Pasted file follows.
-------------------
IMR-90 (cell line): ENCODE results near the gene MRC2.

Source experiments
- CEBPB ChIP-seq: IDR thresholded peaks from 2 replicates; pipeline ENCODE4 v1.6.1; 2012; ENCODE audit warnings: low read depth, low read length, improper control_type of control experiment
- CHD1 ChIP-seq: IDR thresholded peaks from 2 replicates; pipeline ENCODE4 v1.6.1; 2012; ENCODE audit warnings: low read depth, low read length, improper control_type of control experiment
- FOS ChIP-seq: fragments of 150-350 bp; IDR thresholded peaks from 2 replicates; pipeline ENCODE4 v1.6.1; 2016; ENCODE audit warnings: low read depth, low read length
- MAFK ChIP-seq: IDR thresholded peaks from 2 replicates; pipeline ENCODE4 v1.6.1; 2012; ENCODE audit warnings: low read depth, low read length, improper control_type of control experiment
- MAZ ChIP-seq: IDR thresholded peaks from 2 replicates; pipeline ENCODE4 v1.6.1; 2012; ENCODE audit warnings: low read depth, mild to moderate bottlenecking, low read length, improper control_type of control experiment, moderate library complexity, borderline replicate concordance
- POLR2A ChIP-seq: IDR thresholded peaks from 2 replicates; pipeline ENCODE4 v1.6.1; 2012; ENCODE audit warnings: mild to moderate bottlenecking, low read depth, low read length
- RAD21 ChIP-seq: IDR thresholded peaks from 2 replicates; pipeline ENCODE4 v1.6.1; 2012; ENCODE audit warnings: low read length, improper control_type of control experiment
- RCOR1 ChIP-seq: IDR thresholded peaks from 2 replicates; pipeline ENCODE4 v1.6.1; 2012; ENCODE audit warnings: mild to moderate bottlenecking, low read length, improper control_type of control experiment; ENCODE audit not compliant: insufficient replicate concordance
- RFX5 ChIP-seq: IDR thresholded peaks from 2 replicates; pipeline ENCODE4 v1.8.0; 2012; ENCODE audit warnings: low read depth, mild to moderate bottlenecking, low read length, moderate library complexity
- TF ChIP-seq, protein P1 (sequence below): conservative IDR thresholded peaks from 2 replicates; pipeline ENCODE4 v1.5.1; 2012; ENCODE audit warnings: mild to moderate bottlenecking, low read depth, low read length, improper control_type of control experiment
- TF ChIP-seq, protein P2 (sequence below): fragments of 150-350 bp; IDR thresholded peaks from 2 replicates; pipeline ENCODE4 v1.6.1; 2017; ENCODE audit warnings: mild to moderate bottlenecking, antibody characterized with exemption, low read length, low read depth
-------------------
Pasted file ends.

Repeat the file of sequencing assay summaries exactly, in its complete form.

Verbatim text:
IMR-90 (cell line): ENCODE results near the gene MRC2.

Source experiments
- CEBPB ChIP-seq: IDR thresholded peaks from 2 replicates; pipeline ENCODE4 v1.6.1; 2012; ENCODE audit warnings: low read depth, low read length, improper control_type of control experiment
- CHD1 ChIP-seq: IDR thresholded peaks from 2 replicates; pipeline ENCODE4 v1.6.1; 2012; ENCODE audit warnings: low read depth, low read length, improper control_type of control experiment
- FOS ChIP-seq: fragments of 150-350 bp; IDR thresholded peaks from 2 replicates; pipeline ENCODE4 v1.6.1; 2016; ENCODE audit warnings: low read depth, low read length
- MAFK ChIP-seq: IDR thresholded peaks from 2 replicates; pipeline ENCODE4 v1.6.1; 2012; ENCODE audit warnings: low read depth, low read length, improper control_type of control experiment
- MAZ ChIP-seq: IDR thresholded peaks from 2 replicates; pipeline ENCODE4 v1.6.1; 2012; ENCODE audit warnings: low read depth, mild to moderate bottlenecking, low read length, improper control_type of control experiment, moderate library complexity, borderline replicate concordance
- POLR2A ChIP-seq: IDR thresholded peaks from 2 replicates; pipeline ENCODE4 v1.6.1; 2012; ENCODE audit warnings: mild to moderate bottlenecking, low read depth, low read length
- RAD21 ChIP-seq: IDR thresholded peaks from 2 replicates; pipeline ENCODE4 v1.6.1; 2012; ENCODE audit warnings: low read length, improper control_type of control experiment
- RCOR1 ChIP-seq: IDR thresholded peaks from 2 replicates; pipeline ENCODE4 v1.6.1; 2012; ENCODE audit warnings: mild to moderate bottlenecking, low read length, improper control_type of control experiment; ENCODE audit not compliant: insufficient replicate concordance
- RFX5 ChIP-seq: IDR thresholded peaks from 2 replicates; pipeline ENCODE4 v1.8.0; 2012; ENCODE audit warnings: low read depth, mild to moderate bottlenecking, low read length, moderate library complexity
- TF ChIP-seq, protein P1 (sequence below): conservative IDR thresholded peaks from 2 replicates; pipeline ENCODE4 v1.5.1; 2012; ENCODE audit warnings: mild to moderate bottlenecking, low read depth, low read length, improper control_type of control experiment
- TF ChIP-seq, protein P2 (sequence below): fragments of 150-350 bp; IDR thresholded peaks from 2 replicates; pipeline ENCODE4 v1.6.1; 2017; ENCODE audit warnings: mild to moderate bottlenecking, antibody characterized with exemption, low read length, low read depth